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Bloomfield Township Supervisor Dani Walsh Presents Facts about the August 2nd Millage Request

Why is there a millage request on the August ballot?

Collaboration is key in municipal government and has been one of my favorite parts of the job. The way the Board of Trustees has worked together to focus on services and sustainability of our Township has been nothing short of amazing. The administration has found efficiencies in our departments, sought out even more grants, and strengthened our regional partnerships with other communities in shared services like our Police Co-Responder program. I also tasked former police Chief Langmeyer to solve the issue of overweight trucks destroying our major roads. He and Sergeant Shoemaker worked with DPW Director Noah Mehalski to create our weigh station on the Township campus. We now have 4 officers trained to spot, inspect, and fine overweight vehicles and to get the word out to the trucking companies to either comply with weight restrictions or find another route.

We also faced the 2018 question of, how can we provide long term stabilization of our public safety resources and services without going outside our 10 mil cap? The changes we made improved our financial standing, so we no longer needed to go outside the millage cap and ask for a SAD. We looked back at 2018 and saw that it failed for a few main reasons: a SAD assessed us above our means of 10-mils, was not a dedicated millage, and there were too many millages that required special elections on off years. We listened to the residents and went to work on restructuring, rethinking, and reprioritizing so we address the 2018 concerns from the residents.

Since legal ballot language always makes simple concepts very confusing and frustrating to decipher, due to statutory requirements, here is my best attempt at explaining the proposed public safety millage ballot proposal and what is being asked of all of us residents in regular English.

   1. This is a millage under our 10 mil cap, not a SAD. Making this a millage, and not a SAD, makes us more accountable to stay within our 10 mil means of taxing. The SAD process is meant for neighborhoods to improve their individual infrastructure, not as a way for the Township to go outside our cap.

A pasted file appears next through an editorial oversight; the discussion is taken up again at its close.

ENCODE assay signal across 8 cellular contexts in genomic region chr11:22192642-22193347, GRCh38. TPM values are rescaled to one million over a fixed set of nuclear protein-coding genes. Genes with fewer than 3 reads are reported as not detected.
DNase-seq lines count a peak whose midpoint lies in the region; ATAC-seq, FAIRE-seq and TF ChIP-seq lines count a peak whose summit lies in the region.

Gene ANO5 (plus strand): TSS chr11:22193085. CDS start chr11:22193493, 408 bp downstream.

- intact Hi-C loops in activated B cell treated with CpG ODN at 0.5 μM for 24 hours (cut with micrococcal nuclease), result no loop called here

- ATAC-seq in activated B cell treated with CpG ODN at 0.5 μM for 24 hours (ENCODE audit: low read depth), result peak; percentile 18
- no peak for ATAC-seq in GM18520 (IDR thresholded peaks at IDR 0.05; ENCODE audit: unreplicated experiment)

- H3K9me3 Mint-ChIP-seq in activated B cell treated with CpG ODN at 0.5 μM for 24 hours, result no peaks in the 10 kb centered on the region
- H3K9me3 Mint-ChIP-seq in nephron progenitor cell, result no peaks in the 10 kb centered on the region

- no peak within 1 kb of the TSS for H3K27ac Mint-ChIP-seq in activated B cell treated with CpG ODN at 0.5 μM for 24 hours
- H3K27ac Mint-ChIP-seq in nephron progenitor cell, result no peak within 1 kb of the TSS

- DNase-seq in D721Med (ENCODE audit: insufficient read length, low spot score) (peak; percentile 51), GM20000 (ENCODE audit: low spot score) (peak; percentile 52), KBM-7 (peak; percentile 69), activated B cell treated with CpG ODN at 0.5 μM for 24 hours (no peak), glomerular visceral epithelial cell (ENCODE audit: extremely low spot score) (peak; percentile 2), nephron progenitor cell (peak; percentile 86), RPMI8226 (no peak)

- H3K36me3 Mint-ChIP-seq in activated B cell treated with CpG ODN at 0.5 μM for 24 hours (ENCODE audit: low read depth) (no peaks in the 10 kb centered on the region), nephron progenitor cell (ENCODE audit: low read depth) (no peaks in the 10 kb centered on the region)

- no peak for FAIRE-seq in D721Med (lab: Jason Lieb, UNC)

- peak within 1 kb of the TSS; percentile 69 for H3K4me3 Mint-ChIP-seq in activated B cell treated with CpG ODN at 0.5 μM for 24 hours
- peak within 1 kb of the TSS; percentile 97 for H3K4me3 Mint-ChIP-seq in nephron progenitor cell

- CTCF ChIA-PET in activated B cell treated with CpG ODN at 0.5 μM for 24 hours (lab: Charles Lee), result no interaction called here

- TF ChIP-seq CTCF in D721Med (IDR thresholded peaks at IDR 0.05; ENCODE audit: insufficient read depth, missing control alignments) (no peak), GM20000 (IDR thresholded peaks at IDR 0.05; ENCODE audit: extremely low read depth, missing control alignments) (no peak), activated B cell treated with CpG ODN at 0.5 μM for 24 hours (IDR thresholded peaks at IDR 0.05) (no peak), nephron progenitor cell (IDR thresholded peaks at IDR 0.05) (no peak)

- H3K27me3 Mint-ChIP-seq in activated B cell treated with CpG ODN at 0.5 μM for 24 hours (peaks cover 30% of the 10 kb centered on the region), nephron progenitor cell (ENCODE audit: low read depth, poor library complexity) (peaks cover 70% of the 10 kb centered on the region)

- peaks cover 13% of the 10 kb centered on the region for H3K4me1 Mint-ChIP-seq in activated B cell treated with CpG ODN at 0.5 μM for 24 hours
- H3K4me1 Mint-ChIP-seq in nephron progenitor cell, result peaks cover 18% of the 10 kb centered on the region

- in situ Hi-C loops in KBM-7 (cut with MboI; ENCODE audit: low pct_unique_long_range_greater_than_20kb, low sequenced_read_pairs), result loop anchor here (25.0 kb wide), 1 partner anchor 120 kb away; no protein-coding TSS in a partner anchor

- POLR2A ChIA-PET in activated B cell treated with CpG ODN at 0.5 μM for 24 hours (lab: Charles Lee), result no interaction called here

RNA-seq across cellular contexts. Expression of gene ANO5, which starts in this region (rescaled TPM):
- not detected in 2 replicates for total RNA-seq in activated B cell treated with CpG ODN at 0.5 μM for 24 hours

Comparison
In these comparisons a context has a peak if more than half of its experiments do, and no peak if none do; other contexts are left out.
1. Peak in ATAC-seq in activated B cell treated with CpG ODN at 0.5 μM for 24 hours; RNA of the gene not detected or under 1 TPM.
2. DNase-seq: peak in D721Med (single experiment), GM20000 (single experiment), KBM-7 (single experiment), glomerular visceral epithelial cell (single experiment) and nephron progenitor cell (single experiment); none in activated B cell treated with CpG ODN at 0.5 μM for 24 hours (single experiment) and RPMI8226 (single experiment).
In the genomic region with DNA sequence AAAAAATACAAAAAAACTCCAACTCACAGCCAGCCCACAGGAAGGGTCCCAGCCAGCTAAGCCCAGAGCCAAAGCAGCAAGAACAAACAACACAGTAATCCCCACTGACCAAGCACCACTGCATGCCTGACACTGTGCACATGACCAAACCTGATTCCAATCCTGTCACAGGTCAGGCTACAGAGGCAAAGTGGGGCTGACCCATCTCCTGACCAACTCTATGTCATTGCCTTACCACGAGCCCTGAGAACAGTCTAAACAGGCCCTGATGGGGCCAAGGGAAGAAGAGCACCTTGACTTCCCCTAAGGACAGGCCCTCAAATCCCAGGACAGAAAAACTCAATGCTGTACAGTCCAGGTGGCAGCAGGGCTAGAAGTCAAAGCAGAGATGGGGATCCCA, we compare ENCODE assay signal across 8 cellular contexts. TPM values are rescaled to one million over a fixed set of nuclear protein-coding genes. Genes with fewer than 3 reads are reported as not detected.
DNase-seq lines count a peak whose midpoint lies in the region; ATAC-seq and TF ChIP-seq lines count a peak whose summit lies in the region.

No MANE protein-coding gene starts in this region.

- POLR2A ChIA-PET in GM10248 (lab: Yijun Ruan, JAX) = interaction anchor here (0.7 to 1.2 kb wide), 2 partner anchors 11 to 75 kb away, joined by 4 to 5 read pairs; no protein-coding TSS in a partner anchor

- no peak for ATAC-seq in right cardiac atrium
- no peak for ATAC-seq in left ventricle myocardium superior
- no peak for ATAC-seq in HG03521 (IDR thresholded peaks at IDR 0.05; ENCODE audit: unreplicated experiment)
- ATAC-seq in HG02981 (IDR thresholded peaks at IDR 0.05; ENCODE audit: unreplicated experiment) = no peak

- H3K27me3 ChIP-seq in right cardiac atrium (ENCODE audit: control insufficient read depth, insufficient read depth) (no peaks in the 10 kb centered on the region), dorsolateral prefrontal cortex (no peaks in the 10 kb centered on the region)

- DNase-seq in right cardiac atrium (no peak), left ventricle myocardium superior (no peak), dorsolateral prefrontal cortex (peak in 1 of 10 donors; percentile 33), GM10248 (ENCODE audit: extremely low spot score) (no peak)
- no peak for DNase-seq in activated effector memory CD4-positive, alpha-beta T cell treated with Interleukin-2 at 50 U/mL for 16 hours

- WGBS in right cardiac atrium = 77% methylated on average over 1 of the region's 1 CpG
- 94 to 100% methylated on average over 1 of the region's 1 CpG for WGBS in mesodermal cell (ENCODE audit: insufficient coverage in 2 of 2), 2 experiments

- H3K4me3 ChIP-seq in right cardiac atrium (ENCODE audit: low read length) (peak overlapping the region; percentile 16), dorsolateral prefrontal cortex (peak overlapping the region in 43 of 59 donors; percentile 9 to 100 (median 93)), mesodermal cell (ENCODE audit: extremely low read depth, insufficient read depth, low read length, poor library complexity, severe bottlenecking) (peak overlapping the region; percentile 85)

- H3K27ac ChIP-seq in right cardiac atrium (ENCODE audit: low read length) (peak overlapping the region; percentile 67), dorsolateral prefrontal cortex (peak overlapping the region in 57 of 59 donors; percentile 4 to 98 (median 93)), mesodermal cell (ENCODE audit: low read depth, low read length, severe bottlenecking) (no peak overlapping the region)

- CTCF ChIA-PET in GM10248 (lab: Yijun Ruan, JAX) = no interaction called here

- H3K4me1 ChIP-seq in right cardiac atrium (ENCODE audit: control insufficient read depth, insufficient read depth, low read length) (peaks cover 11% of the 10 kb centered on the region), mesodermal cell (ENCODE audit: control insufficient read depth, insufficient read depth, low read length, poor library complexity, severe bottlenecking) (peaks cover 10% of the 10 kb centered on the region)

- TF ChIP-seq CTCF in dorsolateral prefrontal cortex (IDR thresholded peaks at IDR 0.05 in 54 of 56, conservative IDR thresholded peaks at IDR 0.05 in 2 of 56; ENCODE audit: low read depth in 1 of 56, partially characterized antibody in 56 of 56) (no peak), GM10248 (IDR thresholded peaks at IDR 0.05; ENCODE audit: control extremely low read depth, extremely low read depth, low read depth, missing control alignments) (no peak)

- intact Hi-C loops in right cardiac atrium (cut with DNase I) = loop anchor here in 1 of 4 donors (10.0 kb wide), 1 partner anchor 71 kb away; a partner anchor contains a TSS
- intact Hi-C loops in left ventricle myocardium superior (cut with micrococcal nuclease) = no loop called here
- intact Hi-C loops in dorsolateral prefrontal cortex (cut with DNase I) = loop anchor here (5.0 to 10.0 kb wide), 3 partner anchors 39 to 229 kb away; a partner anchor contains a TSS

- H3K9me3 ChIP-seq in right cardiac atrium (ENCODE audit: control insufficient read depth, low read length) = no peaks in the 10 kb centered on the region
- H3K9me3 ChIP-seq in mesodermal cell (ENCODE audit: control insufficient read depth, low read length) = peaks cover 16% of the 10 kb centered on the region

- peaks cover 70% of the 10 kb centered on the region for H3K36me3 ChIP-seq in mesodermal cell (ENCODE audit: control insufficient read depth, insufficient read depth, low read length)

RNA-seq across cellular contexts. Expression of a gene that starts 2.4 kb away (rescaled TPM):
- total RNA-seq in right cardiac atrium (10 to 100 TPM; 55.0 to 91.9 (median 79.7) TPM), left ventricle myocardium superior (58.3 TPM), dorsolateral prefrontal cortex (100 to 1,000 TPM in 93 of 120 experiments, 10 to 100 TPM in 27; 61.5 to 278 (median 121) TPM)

2. This is a dedicated millage, not a general fund millage and elected officials can only use these dedicated funds for public safety. As a result the residents know the money will be focused on providing the best resources, equipment, and first responders necessary when you call us in crisis.

   3. We combined two public safety millages into one new millage with an increase. We currently have four separate dedicated public safety millages. Two of those millages are voted on in off year elections that are costly and have lower attendance. Combining public safety millages to eliminate special elections saves money and encourages voter response.
  • Cost benefit of saving over $125,000 by eliminating a special election next year n Higher attendance means a greater voice – the highest voter turnout occurs in the gubernatorial and presidential election cycles. Combining millages on those ballot cycles increases the number of people who vote. 4. Staying under the cap, even with the requested increase. The increase still puts us lower than the last 40 years due to Headlee rollbacks.
  • 1982 we had four public safety millages totaling 7.4056 mils
  • 2004 we had four public safety millages totaling 6.4486 mils n This proposal will cut us to three millages and with the increase will have public safety millages totaling 6.4087 mils
   5. Provides sustainability for capital expenditures like ambulances, bulletproof vests, fire trucks, and lifesaving equipment that is currently bought with grants. We will continue to solicit those grants, but grants are not guaranteed and sometimes don’t cover the whole amount. For example, we got a $500,000 grant from the state of Michigan for our SOAR truck in the Fire Department. That grant process took almost 2 years. In that time the price of the vehicle went up to $800,000 due to supply chain issues and we must now make up the $300,000.

   6. Allows the Township to bring back services like the neighborhood traffic patrol as a presence to slow down drivers in neighborhoods. Since that unit was removed in 2018, the most common call to the police (outside of criminal activity) are the ones about increased traffic speeds, volumes, and noise levels in the neighborhoods.

   7. Helps reduce overtime costs and burnout within the fire department to reduce potential risk to first responders and to residents. Current staffing has caused about $700,000 in overtime over the last year to staff when people are sick or out with injuries. Although it is legal to have a responder who is working on 48 or 72- hour back-to-back shifts, it is not an ideal model. By staffing at levels on 24-hour shifts, you are better served with fresh and ready first responders and they are more likely to stay here with a good work/life balance as well.

This is a dedicated millage, under the 10-mil cap, and combines two millages to reduce the number of elections and move them to the busier election cycles for higher turnout. Unfortunately, these facts get lost in translation with the legal wording required for the ballot language. I hope this description helps explain what the ballot proposal is asking for, so you have the information you need to make your decision.


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